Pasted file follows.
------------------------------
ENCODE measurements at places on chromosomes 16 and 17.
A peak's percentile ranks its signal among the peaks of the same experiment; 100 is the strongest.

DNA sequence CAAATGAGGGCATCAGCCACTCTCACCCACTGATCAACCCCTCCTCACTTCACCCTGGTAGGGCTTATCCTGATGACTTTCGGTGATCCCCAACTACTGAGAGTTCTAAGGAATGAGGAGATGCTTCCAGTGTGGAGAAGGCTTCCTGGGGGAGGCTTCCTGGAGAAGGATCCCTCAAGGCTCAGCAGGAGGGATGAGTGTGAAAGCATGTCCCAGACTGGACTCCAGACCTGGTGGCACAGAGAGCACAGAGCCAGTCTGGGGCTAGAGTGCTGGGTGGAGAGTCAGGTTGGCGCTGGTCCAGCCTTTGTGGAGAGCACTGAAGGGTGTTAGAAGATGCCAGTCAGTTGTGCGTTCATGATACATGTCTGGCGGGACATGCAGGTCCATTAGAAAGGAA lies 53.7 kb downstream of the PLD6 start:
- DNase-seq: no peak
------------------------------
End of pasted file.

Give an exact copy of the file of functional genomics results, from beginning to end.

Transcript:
ENCODE measurements at places on chromosomes 16 and 17.
A peak's percentile ranks its signal among the peaks of the same experiment; 100 is the strongest.

DNA sequence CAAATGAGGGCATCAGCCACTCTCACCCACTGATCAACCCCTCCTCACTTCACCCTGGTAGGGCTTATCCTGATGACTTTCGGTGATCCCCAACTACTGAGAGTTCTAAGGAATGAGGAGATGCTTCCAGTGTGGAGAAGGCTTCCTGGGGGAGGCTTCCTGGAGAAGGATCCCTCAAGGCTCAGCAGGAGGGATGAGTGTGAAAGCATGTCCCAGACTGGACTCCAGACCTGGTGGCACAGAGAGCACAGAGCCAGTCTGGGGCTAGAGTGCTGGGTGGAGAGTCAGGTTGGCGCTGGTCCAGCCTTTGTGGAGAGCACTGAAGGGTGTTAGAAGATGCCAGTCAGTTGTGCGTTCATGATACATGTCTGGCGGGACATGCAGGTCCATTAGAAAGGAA lies 53.7 kb downstream of the PLD6 start:
- DNase-seq: no peak